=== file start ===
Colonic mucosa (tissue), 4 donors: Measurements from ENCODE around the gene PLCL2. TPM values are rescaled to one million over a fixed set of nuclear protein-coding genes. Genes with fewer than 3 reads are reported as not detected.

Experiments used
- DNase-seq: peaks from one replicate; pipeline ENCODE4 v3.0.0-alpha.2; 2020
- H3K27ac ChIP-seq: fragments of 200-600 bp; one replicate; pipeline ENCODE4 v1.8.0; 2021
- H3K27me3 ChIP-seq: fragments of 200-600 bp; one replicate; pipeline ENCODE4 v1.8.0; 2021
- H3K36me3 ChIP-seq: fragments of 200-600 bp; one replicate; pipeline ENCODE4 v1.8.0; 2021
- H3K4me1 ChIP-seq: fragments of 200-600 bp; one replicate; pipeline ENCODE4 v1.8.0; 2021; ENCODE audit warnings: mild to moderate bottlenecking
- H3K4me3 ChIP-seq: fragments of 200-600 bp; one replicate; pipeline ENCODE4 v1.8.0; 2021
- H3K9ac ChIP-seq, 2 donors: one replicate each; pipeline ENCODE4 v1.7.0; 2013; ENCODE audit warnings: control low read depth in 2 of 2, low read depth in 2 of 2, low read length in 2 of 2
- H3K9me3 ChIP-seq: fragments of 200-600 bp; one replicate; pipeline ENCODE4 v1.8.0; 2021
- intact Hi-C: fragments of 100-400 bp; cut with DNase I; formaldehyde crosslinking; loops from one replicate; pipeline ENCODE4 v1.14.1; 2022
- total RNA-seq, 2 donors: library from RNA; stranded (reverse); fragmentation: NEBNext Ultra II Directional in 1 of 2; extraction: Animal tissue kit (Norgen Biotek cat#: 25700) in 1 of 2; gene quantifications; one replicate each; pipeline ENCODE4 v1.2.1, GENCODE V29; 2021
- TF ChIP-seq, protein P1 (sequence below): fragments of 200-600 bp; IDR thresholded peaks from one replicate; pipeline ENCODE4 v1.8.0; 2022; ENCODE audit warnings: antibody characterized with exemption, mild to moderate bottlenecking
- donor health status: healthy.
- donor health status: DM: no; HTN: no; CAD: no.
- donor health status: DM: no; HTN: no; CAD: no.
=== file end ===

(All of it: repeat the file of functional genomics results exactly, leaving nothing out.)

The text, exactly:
Colonic mucosa (tissue), 4 donors: Measurements from ENCODE around the gene PLCL2. TPM values are rescaled to one million over a fixed set of nuclear protein-coding genes. Genes with fewer than 3 reads are reported as not detected.

Experiments used
- DNase-seq: peaks from one replicate; pipeline ENCODE4 v3.0.0-alpha.2; 2020
- H3K27ac ChIP-seq: fragments of 200-600 bp; one replicate; pipeline ENCODE4 v1.8.0; 2021
- H3K27me3 ChIP-seq: fragments of 200-600 bp; one replicate; pipeline ENCODE4 v1.8.0; 2021
- H3K36me3 ChIP-seq: fragments of 200-600 bp; one replicate; pipeline ENCODE4 v1.8.0; 2021
- H3K4me1 ChIP-seq: fragments of 200-600 bp; one replicate; pipeline ENCODE4 v1.8.0; 2021; ENCODE audit warnings: mild to moderate bottlenecking
- H3K4me3 ChIP-seq: fragments of 200-600 bp; one replicate; pipeline ENCODE4 v1.8.0; 2021
- H3K9ac ChIP-seq, 2 donors: one replicate each; pipeline ENCODE4 v1.7.0; 2013; ENCODE audit warnings: control low read depth in 2 of 2, low read depth in 2 of 2, low read length in 2 of 2
- H3K9me3 ChIP-seq: fragments of 200-600 bp; one replicate; pipeline ENCODE4 v1.8.0; 2021
- intact Hi-C: fragments of 100-400 bp; cut with DNase I; formaldehyde crosslinking; loops from one replicate; pipeline ENCODE4 v1.14.1; 2022
- total RNA-seq, 2 donors: library from RNA; stranded (reverse); fragmentation: NEBNext Ultra II Directional in 1 of 2; extraction: Animal tissue kit (Norgen Biotek cat#: 25700) in 1 of 2; gene quantifications; one replicate each; pipeline ENCODE4 v1.2.1, GENCODE V29; 2021
- TF ChIP-seq, protein P1 (sequence below): fragments of 200-600 bp; IDR thresholded peaks from one replicate; pipeline ENCODE4 v1.8.0; 2022; ENCODE audit warnings: antibody characterized with exemption, mild to moderate bottlenecking
- donor health status: healthy.
- donor health status: DM: no; HTN: no; CAD: no.
- donor health status: DM: no; HTN: no; CAD: no.